[7 September 2006]
John Pizzarelli is the sneak attack version of the Young Fogey Movement in jazz singing.
Sure, he’s a relatively young, good-looking guy who sings almost exclusively pre-rock standards in a swing (pre-bebop) style. He’ll wear a tux at the drop of a hat, and his album covers feature him looking dashing, grinning sheepishly but stud-ishly, or in this case actually wearing a tux on the beach—barefoot—while laughing and carrying an umbrella (?!).
Despite the smooth marketing and easy-going grace of Pizzarelli’s music, he has always stood out from the Harry Connick, Jr. / Michael Buble / Jamie Cullum crowd. Pizzarelli distinguishes himself because he is the only one of this group who is deeply connected to the older tradition (his father, guitarist Bucky Pizzarelli, raised him in the heart of New York’s jazz community) such that it is part of his thoroughly contemporary sensibility. In other words, John Pizzarelli—himself a world-class jazz guitarist—sings and plays contemporary swing music without an ounce of cynical marketing consideration. When Pizzarelli sings a tune associated with Nat Cole, say, it’s from so deep in his heart that he makes the old utterly new again.
In short, John Pizzarelli is not all that young (now 46) but really not a fogey at all. He’s just a genuine musician who loves this music.
And so, for his latest disc, Pizzarelli unselfconsciously puts a shiny fresh coat of paint on a series of songs written for or associated with the ultimate American Songbook titan—a fellow New Jersey-an and Italian-American, Mr. Sinatra.
If you dread this kind of thing—the tribute album where some young schmuck tries to get away with “Strangers in the Night” and “New York, New York” using his best Blue Eyes imitation—then I’m with you from the start. But Dear Mr. Sinatra is a whole different record, and a largely wonderful record too. Pizzarelli has been cutting records and touring (mostly with his nimble trio of only guitar, piano, and bass) for the better part of 16 years, and he knows exactly what he is supposed to sound like. Pizzarelli opened for Frank Sinatra on a tour at the very end of the legend’s career, and he knows that he’s no Sinatra. That is the key to this disc’s remarkable success.
Matched here with a quality contemporary big band in the Clayton-Hamilton Orchestra, Pizzarelli remakes a dozen Sinatra tunes—a mixture of the ones you’d miss if they weren’t there (“Witchcraft”, “In the Wee Small Hours of the Morning”) and some insider gems (“If I Had You”, “Last Dance”). The band arrangements are fantastic—mostly John Clayton but also by Don Sebesky and some of the original arrangers—in the way they soften this repertoire to suit Pizzarelli’s gentle, even whimsical and sometimes plaintive voice.
If you’ve seen Pizzarelli in concert, then you know that he is hilarious, closer to Seinfeld than to Sinatra. And so when “You Make Me Feel So Young” mainly features rhythm guitar and a very gentle horn counterpoint, it makes a line like “You and I are just like a couple of tots, / Runnin’ across a meadow, / Pickin’ up lots of forget-me-nots” feel light and playful—where Pizzarelli’s voice is best. “How About You” isn’t soft or gentle, but the toe-tappin’ arrangement zips along, allowing Pizzarelli to toss off the song’s great lyrics (“I like potato chips, moonlight and motor-trips—how about you?”) with the style of a comic actor.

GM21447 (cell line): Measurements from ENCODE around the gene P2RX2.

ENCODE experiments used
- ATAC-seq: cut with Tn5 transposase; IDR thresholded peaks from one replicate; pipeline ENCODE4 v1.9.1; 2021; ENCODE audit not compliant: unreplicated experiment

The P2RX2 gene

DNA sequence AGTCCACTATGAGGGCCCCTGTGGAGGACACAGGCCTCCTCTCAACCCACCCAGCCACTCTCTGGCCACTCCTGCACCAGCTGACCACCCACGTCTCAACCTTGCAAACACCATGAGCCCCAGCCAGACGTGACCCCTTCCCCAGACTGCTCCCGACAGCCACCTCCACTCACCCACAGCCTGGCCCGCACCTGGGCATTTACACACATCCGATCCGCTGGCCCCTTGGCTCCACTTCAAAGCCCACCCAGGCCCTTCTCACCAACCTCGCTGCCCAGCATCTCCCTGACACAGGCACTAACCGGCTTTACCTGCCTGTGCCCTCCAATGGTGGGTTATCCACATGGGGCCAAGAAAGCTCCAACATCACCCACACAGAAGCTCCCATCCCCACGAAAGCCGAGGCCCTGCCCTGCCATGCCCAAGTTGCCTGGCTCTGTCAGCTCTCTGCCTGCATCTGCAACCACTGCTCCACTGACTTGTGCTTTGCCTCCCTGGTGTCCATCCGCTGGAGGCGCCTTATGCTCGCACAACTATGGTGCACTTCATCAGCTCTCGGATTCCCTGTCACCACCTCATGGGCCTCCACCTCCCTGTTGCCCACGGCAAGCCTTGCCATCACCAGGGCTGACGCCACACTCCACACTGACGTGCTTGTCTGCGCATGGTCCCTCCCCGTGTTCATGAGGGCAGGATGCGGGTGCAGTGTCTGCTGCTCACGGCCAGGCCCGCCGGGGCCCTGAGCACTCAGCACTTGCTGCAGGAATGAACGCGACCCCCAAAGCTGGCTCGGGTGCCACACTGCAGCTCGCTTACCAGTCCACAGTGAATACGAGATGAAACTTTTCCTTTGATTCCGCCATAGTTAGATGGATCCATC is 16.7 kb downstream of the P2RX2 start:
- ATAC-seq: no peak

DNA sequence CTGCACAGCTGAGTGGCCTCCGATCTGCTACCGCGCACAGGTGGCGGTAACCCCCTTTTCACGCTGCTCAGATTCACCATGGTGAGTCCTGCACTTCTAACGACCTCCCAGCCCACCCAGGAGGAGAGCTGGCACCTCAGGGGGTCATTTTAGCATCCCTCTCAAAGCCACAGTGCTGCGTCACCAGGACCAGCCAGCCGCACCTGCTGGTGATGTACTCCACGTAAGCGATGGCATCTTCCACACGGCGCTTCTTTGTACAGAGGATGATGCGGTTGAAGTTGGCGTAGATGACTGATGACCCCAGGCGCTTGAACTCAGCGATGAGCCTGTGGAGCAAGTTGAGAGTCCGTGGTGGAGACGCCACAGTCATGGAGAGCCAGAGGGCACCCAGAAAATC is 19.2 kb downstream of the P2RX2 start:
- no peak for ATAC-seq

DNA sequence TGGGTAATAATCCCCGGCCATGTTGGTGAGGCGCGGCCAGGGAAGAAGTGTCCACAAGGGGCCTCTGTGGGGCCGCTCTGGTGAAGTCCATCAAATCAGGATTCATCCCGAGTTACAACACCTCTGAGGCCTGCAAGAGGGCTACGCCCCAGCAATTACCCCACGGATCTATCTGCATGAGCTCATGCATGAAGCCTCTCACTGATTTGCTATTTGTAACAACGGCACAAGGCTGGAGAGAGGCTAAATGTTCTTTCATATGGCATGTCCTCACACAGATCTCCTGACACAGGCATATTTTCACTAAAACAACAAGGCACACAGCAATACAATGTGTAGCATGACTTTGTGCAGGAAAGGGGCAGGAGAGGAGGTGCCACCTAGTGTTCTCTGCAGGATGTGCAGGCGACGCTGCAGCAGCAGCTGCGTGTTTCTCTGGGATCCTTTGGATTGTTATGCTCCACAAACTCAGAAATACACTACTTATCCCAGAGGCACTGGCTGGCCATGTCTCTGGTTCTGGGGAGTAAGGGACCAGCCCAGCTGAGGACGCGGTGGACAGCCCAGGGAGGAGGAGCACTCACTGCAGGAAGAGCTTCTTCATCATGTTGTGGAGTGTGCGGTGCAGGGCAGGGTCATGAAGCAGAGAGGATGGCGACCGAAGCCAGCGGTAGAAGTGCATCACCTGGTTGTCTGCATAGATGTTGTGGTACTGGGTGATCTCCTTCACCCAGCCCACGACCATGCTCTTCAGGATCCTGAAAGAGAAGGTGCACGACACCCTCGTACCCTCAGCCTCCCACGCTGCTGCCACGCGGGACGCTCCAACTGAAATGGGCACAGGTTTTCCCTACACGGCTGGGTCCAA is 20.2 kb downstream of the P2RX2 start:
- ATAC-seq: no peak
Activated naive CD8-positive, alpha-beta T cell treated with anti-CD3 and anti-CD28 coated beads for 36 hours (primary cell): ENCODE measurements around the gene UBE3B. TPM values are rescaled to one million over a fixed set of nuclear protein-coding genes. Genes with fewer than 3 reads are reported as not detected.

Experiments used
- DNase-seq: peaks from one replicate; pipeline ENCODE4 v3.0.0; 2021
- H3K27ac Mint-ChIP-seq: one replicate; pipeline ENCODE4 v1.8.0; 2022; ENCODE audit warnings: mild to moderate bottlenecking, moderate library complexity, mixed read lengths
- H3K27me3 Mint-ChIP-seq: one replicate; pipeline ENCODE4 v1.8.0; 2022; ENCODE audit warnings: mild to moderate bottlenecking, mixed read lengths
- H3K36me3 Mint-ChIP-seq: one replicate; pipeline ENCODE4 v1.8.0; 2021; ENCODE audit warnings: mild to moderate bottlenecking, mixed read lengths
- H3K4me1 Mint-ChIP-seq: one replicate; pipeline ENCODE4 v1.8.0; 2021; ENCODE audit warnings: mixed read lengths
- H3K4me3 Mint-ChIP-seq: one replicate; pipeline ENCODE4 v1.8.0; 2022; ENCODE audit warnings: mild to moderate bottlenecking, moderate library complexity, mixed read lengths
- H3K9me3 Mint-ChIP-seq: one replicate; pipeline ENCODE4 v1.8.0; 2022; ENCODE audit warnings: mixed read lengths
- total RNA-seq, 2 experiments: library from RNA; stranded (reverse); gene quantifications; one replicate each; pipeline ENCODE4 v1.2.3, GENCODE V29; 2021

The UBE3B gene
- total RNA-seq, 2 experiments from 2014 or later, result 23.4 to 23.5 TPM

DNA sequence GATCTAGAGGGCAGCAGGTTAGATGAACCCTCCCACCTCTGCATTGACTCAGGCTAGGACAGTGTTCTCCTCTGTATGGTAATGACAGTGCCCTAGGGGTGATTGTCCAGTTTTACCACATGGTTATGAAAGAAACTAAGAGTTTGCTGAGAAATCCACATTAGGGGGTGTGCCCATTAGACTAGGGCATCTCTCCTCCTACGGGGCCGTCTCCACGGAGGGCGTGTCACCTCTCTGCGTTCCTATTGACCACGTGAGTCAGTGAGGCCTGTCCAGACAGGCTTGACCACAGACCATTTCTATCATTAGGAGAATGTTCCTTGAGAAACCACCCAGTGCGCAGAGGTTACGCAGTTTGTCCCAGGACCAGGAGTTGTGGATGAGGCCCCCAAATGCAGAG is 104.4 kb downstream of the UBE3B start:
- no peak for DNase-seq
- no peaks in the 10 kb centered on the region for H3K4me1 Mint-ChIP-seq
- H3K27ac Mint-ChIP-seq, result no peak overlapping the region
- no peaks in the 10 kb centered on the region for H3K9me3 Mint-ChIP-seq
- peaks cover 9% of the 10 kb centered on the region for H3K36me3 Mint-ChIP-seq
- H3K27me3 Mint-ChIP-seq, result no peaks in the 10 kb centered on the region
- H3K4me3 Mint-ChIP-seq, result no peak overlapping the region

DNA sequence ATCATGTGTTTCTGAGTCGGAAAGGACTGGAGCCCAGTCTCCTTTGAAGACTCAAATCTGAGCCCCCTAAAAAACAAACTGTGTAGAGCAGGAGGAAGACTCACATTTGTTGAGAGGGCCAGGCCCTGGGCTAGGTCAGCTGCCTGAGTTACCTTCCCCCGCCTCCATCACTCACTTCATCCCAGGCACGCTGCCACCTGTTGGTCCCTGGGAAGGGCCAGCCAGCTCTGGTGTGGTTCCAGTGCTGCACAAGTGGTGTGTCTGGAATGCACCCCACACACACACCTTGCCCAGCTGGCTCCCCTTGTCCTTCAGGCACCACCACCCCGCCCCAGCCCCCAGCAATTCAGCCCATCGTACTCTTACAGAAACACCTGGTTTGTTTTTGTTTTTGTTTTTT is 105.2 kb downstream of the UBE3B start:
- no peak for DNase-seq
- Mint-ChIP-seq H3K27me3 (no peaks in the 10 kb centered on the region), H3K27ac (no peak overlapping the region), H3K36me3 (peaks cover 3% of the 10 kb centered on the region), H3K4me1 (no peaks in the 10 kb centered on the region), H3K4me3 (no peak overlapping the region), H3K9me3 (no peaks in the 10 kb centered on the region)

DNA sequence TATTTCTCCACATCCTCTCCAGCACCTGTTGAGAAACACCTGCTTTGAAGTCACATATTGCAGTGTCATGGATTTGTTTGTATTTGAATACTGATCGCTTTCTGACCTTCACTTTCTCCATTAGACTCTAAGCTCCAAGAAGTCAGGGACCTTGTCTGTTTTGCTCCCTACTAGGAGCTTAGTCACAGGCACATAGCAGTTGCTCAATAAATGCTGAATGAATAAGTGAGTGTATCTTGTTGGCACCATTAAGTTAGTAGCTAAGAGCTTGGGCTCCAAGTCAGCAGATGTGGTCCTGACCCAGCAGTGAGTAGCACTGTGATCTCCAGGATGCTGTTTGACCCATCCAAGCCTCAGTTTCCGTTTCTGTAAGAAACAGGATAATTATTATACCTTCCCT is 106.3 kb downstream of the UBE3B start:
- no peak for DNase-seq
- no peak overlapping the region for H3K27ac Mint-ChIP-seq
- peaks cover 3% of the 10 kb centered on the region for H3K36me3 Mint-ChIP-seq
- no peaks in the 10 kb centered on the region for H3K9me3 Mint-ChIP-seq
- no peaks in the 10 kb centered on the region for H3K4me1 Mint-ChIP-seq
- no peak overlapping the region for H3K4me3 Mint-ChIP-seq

“If I Had You” is the knockout. The John Clayton arrangement is a piece of delicate chamber jazz—with clarinets and low winds framing the first verse with gentle melancholy. The piano alone plays beneath the bridge, giving Pizzarelli a hint of stride to bolster his words, then the clarinets alternate with the piano solo on lush, almost strummed chords. The arrangement becomes more ornate on the out-chorus, with one clarinet climbing up into counterpoint with the melody before the whole band stops briefly to set up the ending. Exquisite.
“I’ve Got You Under My Skin” is similarly ingenious: much more impressionistic and modern than the Sinatra version. The harmonies are partly transformed, and the arrangement features flutes and rhythm guitar, with the horns becoming more and more active as the song’s climax approaches. However, the whole arrangement is a soft shoe routine rather than tap dancing, and so the “makes me STOP before I begin” part is more of wink than a shout. Again: superb.
On other tracks, Pizzarelli chooses to stay closer to tradition. “Witchcraft”, as served up by Don Sebesky, sounds like a Nelson Riddle special, but the band knows just when to dial the sass back to make way for the gentler vocal. “Yes, Sir, That’s My Baby” is beaten out by the drums and lets the brass do some real shouting, but the holes in the arrangement allow Pizzarelli to emphasize the spoken ease of his voice in contrast to Sinatra’s big tone. That this tune features one of the guitarist’s classic scat-guitar-in-unison solos simply adds to its effectiveness. Pizzarelli knows enough to play to his strong suit on this arrangement, and he gets away with a big ending as a result.
The last track, however, is wisely a matter of Pizzarelli and the pianist, alone, making something quiet and melodic together. In the end, Pizzarelli is an intimate artist, a guy whose best work has always been with his trio and who—it turns out—can teach us how Sinatra’s songs were deeply intimate affairs even if the man himself was larger than life, the Chairman of the Board, Ol’ Blue Eyes. John Pizzarelli—a man with a more modest vocal instrument—has monster musicality nonetheless. That he can tackle this icon his own way and without linking the work to some crass marketing campaign says it all.
Dear Mr. Pizzarelli: well done. (You won’t be needing the umbrella.)